Saturday, 23 April 2016

Zapata

Thursday 21 April

Up early after a restless night and I mean early!  Washed, dressed, eaten and on the road by 5.45 so that I could be at Zapata to meet up with Derek and Barabara Etherton, who also had Micky Smith and Lindsay Pheasant in the car with them, before 6 o'clock.  One more into Derek's car and then off down to the flood plain adjacent to the Guadalhorce below Zapata in search of that nocturnal feeder, the Red-necked Nighjar.

Crested Lark Cogujada Comun Galerida cristata
A few false alarms as we came across the resting Crested Larks but eventually a brief glimpse of five Red-necked Nightjars as they suddenly took off from the bank at the side of the track but a few minutes later we stopped the car and looked at the shining yellow torch on the ground in front of us. Yes, we had found a settled Red-necked Nightjar and where able to get our "bibs" on the bird.  My first or the year.


With dawn rapidly approaching we returned to the ford whilst the Nightingales began their beautiful chorus and immediately found five Little Ringed Plovers and a single Moorhen going about their early-morning feeding along with a Greenshank.  To the right, downstream, the river looked disgusting with the amount of foam that had been gathered as whatever pollution had been emptied into the river further upstream but looking in that direction we had five Night Herons,  Black-winged Stilt and a single Grey Heron resting in the water.  A lone Yellow (Blue-headed) Wagtail worked the edges and a quick drive upstream produced Blackbirds and Common Kestrels.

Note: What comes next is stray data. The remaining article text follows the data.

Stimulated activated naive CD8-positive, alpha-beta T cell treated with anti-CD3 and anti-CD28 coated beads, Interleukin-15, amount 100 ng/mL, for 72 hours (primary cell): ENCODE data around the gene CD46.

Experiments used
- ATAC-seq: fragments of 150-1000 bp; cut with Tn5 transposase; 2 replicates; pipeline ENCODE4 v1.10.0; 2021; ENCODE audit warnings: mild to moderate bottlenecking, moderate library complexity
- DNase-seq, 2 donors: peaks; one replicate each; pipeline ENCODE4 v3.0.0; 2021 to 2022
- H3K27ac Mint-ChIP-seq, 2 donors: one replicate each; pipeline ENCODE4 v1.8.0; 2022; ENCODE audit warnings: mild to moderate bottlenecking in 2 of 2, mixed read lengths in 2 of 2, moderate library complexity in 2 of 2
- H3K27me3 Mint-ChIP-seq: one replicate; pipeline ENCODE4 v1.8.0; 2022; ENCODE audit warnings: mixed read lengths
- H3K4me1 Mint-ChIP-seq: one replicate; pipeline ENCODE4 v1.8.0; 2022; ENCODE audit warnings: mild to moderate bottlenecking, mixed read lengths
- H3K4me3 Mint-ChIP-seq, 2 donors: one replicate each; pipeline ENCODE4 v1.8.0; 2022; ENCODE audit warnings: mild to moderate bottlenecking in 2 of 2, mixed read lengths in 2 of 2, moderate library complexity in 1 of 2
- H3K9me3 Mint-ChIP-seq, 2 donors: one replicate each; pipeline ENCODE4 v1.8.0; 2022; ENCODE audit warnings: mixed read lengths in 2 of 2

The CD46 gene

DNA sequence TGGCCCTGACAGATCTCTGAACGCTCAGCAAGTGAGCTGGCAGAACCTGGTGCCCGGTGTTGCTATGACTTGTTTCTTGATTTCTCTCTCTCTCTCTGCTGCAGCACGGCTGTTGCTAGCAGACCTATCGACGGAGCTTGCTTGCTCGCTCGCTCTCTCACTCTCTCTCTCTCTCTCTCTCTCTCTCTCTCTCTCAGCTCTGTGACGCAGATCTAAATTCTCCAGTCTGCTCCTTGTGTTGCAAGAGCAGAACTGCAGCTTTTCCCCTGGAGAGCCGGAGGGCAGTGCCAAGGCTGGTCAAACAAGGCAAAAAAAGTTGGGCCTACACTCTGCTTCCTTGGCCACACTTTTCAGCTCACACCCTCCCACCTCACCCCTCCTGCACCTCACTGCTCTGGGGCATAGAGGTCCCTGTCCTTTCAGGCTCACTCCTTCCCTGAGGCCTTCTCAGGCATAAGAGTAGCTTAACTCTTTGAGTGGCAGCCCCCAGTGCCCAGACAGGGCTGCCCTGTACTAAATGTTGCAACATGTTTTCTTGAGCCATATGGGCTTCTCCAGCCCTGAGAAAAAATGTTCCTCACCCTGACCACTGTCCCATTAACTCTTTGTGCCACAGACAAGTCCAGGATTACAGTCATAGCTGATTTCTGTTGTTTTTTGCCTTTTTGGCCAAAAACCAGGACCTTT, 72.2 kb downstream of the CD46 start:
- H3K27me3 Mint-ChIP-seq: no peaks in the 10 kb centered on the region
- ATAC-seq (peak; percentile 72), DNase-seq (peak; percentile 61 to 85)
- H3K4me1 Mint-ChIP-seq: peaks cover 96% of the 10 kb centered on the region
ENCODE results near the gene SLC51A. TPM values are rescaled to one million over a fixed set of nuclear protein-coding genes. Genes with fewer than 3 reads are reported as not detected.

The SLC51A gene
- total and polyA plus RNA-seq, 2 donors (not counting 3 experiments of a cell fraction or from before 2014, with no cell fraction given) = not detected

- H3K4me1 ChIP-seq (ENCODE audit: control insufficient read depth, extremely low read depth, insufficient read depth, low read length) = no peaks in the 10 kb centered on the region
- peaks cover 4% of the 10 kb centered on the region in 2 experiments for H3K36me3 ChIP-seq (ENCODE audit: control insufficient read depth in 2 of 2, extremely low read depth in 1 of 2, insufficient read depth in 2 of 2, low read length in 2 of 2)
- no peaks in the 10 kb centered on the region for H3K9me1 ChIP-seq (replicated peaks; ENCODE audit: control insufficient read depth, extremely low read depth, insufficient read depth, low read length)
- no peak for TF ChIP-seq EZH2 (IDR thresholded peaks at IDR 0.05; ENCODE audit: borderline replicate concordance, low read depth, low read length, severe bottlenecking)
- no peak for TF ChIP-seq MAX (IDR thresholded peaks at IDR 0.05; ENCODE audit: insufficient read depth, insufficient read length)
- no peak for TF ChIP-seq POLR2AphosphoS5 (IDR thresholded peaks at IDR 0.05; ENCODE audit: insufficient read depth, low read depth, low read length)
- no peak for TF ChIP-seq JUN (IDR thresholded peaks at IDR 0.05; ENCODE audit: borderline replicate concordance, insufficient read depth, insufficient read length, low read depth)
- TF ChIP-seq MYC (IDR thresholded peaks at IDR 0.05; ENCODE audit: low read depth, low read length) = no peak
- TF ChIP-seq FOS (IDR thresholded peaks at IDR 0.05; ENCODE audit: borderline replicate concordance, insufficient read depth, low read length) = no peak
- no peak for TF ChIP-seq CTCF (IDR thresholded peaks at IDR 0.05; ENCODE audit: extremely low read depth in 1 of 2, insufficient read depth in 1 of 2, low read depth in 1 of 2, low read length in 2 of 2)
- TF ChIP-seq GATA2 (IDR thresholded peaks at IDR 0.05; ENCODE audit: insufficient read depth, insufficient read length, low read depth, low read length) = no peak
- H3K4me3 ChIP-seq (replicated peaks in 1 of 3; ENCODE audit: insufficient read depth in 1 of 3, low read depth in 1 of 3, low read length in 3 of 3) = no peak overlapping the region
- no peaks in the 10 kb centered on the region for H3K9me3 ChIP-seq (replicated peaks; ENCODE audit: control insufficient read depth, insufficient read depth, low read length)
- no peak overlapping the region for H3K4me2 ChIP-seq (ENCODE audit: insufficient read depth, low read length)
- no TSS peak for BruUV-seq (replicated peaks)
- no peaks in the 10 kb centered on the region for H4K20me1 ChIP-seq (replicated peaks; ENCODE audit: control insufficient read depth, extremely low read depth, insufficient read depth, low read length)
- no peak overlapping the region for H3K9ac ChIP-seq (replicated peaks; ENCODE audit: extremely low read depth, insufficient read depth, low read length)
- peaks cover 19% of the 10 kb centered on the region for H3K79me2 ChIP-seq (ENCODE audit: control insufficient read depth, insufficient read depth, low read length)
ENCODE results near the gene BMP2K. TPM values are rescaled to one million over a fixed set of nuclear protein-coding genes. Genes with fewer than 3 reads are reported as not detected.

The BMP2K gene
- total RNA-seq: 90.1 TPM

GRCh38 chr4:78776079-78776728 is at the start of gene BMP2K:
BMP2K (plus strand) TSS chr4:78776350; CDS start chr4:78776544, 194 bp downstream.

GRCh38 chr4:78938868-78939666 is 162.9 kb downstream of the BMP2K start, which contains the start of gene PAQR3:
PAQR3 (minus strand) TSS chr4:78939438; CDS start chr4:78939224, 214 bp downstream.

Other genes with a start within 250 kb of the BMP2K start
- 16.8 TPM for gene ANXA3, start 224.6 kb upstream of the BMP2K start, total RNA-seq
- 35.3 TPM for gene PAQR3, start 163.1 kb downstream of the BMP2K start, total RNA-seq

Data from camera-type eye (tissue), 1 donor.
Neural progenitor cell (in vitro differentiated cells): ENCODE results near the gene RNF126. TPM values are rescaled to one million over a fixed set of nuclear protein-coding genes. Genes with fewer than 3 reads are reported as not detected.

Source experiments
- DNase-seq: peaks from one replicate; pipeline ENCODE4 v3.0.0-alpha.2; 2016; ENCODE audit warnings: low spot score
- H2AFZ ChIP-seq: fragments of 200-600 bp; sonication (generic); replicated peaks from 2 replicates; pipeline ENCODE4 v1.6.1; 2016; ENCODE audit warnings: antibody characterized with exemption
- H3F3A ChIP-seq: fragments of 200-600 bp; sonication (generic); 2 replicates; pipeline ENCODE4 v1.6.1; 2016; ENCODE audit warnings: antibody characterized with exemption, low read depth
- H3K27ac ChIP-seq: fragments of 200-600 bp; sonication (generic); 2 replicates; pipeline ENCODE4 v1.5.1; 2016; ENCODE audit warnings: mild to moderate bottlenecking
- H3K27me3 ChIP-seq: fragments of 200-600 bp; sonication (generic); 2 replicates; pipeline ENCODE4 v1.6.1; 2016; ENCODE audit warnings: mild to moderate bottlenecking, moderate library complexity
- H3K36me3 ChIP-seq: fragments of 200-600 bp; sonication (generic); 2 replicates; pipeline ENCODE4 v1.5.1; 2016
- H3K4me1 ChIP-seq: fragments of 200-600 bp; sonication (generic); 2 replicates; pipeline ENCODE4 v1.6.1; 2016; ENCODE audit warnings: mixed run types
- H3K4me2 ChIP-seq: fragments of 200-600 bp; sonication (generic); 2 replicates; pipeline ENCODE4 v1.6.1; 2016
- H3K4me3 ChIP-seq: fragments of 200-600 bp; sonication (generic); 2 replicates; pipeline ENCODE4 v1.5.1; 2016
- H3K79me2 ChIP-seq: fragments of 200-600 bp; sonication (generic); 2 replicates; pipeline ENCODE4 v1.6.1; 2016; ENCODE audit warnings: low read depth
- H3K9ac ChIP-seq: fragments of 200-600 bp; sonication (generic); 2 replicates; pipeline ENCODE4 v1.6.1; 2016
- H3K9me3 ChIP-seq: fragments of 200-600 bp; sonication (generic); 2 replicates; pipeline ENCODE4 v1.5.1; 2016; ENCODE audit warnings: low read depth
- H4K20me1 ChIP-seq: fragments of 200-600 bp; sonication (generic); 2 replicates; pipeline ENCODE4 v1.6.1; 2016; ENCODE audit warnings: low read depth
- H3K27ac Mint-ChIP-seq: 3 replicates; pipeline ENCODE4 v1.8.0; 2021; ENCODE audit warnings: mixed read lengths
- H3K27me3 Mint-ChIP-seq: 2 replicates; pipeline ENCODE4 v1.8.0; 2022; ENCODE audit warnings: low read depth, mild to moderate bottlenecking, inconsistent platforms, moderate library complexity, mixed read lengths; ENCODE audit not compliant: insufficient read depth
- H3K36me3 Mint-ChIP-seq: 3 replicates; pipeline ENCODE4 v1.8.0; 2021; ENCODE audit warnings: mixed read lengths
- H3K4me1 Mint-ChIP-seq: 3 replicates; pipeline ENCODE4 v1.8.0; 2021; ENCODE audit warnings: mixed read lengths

Early morning Cattle Egrets Garcilla Bueyera Bubulcus ibis passing over
The first of many Cattle Egrets passed over on their way to respective feeding grounds and a couple of Common Sandpipers were at the ford and thinking (and acting) thought of a procreational nature. If it works these little waders then the same must be true of the larger birds as within a couple of minutes we stopped having heard a Common Cuckoo calling and almost immediately found the male in a small tree on the opposite bank across the reeds.  No sooner found than the female flew past him.  No doubt some nearby Reed Warbler, and they were also heard singing, is in for an uninvited visit along with an unwelcome present!

Working our way to "Short-toed lark Corner" we had our first Goldfinches and Serins along with a couple of Sardinin Warblers.  At least five Hoopoes were seen on the neighbouring fence and then our first Short-toed Larks on the track.  As we parked the car a Red-legged Partridge crossed the track and  our first of a few Zitting Cisticola's put in a appearance as the Cetti's Warblers commenced their calling from the reeds below.

Serin Verdecillo Serinus serinus trying to catch the first rays of morning sunshine
A walk to the end of the track and back found both a Whitethroat and a couple of Waxbills plus many Little Egrets but not, this morning, the targeted Little Bittern.  Daylight now and more activity with Barn Swallows, Collared Doves, Jackdaws, House Sparrows and Spotless Starlings recorded.  Approaching the car we had a number of Stonechats, Short-toed Larks and a rather lovely Black-eared Wheatear.  Greenfinches to the left and a passing Cormorant overhead. Naturally, we had to have a fly-past from a handful of Monk Parakeets.  Now approaching 8.30 so time to withdraw and take breakfast at a nearby venta.

An unexpected Black-eared Wheatear Collalba Rubia Oenanthe hispanica
Birds seen:
Mallard, Red-legged Partridge, Cormorant, Night Heron, Cattle Egret, Little Egret, Grey Heron, Kestrel, Moorhen, Coot, Little Ringed, Plover, Black-winged Stilt, Greenshank, Common Sandpiper, Collared Dove, Monk Parakeet, Cuckoo, Red-necked Nightjar, Hoopoe, Crested Lark, Short-toed Lark, Barn Swallow, Blue-headed Wagtail, Nightingale, Stonechat, Black-eared Wheatear, Blackbird, Cetti's Warbler, Zitting Cisticola, Reed Warbler, Sardinian Warbler, Whitethroat, Jackdaw, Spotless Starling, House Sparrow, Waxbill, Serin, Greenfinch, Goldfinch.



Check out the accompanying website at http://www.birdingaxarquia.weebly.com for the latest sightings, photographs and additional information.

No comments:

Post a comment